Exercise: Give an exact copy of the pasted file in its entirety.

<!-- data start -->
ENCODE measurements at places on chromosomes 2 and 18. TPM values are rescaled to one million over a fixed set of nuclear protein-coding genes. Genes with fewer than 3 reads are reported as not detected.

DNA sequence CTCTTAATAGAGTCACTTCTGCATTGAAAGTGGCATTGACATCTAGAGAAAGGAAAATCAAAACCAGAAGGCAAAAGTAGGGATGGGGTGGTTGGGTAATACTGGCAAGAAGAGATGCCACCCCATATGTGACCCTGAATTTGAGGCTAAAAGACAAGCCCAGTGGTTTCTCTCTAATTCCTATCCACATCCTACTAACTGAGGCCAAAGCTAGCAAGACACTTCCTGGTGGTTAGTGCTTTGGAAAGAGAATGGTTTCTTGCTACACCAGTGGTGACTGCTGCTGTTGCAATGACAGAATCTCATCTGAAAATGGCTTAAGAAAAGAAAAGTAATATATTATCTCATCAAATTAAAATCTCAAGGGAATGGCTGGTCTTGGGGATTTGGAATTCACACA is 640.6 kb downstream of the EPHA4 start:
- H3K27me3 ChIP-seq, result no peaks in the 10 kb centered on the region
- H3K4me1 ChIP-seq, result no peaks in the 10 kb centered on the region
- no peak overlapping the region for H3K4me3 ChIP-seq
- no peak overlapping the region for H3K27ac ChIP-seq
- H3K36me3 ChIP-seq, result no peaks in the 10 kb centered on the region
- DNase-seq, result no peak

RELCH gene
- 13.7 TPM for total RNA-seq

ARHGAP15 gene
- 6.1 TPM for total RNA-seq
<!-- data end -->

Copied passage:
ENCODE measurements at places on chromosomes 2 and 18. TPM values are rescaled to one million over a fixed set of nuclear protein-coding genes. Genes with fewer than 3 reads are reported as not detected.

DNA sequence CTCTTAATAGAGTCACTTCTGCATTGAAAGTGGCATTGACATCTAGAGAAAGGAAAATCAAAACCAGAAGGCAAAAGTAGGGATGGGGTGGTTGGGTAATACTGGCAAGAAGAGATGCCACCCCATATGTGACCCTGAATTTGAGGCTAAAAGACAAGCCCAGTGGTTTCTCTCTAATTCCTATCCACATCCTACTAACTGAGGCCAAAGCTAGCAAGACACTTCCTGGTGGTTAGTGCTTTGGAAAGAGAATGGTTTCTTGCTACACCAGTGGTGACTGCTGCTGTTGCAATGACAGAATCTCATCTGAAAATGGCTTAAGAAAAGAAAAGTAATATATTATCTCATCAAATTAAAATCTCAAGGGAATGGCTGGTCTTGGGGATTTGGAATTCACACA is 640.6 kb downstream of the EPHA4 start:
- H3K27me3 ChIP-seq, result no peaks in the 10 kb centered on the region
- H3K4me1 ChIP-seq, result no peaks in the 10 kb centered on the region
- no peak overlapping the region for H3K4me3 ChIP-seq
- no peak overlapping the region for H3K27ac ChIP-seq
- H3K36me3 ChIP-seq, result no peaks in the 10 kb centered on the region
- DNase-seq, result no peak

RELCH gene
- 13.7 TPM for total RNA-seq

ARHGAP15 gene
- 6.1 TPM for total RNA-seq